• Chemistry: Pb9Sb8S21, Lead Antimony Sulfide.
  • Class: Sulfides
  • Subclass: Sulfosalts
  • Group: Fuloppite
  • Uses: As mineral specimens and as a very minor ore of lead.
  • Specimens

Semseyite forms interesting aggregates of intergrown tabular crystals that are rather unique. The mineral is named for an Hungarian mineral collector, A. Semsy. Semseyite is another rare sulfosalt, a segment of sulfides where the antimony acts more like a metal than a non-metal and occupies a position where it is bonded to sulfurs. Semseyite is also one of several lead antimony sulfides, an informal group of similar minerals. Some of these minerals belong to the formal group of minerals known as the Fuloppite Group. These minerals are rather similar in characteristics and are difficult to distinguish from one another. Other members of the Fuloppite Group include fuloppite, plagionite, heteromorphite and rayite.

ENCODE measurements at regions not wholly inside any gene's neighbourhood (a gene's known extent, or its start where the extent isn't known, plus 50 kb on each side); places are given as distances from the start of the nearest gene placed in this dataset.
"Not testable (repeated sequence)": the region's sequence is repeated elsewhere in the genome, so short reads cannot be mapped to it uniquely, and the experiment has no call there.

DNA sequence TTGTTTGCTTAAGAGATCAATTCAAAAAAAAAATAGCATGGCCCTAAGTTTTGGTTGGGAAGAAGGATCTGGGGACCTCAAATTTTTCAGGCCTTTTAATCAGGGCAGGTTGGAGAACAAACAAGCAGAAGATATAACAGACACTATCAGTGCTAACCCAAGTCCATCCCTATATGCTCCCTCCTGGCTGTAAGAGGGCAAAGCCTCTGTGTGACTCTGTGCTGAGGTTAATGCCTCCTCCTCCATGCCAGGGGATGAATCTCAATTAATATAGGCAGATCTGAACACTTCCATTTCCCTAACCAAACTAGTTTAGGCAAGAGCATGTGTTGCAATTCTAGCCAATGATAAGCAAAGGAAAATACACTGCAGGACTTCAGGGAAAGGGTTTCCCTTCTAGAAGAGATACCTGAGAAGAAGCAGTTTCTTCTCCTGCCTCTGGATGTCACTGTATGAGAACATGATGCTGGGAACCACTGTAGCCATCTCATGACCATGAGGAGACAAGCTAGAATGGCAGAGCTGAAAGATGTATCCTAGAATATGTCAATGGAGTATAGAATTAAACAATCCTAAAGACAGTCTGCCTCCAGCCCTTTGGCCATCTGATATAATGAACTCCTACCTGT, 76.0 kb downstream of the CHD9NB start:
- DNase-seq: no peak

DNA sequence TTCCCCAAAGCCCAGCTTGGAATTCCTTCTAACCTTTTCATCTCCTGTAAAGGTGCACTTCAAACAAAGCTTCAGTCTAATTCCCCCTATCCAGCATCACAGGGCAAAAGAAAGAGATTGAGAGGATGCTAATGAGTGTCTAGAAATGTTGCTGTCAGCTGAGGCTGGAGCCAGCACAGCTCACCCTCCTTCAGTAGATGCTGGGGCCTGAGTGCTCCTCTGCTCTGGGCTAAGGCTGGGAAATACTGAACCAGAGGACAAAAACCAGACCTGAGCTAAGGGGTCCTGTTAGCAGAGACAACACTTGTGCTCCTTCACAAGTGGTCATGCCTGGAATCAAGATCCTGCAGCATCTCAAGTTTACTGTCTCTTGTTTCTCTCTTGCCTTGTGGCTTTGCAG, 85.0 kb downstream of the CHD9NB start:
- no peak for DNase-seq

• Color is gray to black.
  • Luster is metallic.
  • Transparency: Crystals are opaque.
  • Crystal System: Monoclinic; 2/m.
  • Crystal Habits include radial to spherical aggregates of tabular nearly parallel crystals.
  • Cleavage is perfect in several oblique directions.
  • Hardness is 2.5
  • Specific Gravity is 5.8 - 6.1 (heavier than average for metallic minerals)
  • Streak is black.
  • Associated Minerals include quartz, pyrite, stibnite and several other rare sulfosalts.
  • Notable Occurrences are limited to the type locality of Baia Sprie, Maramures, Romania as well as the Glendinning Antimony Mine, Glenshanna Burn, Dumfrieshire, Scotland; France and Turkey
  • Best Field Indicators are crystal habit, associations, density and cleavage.
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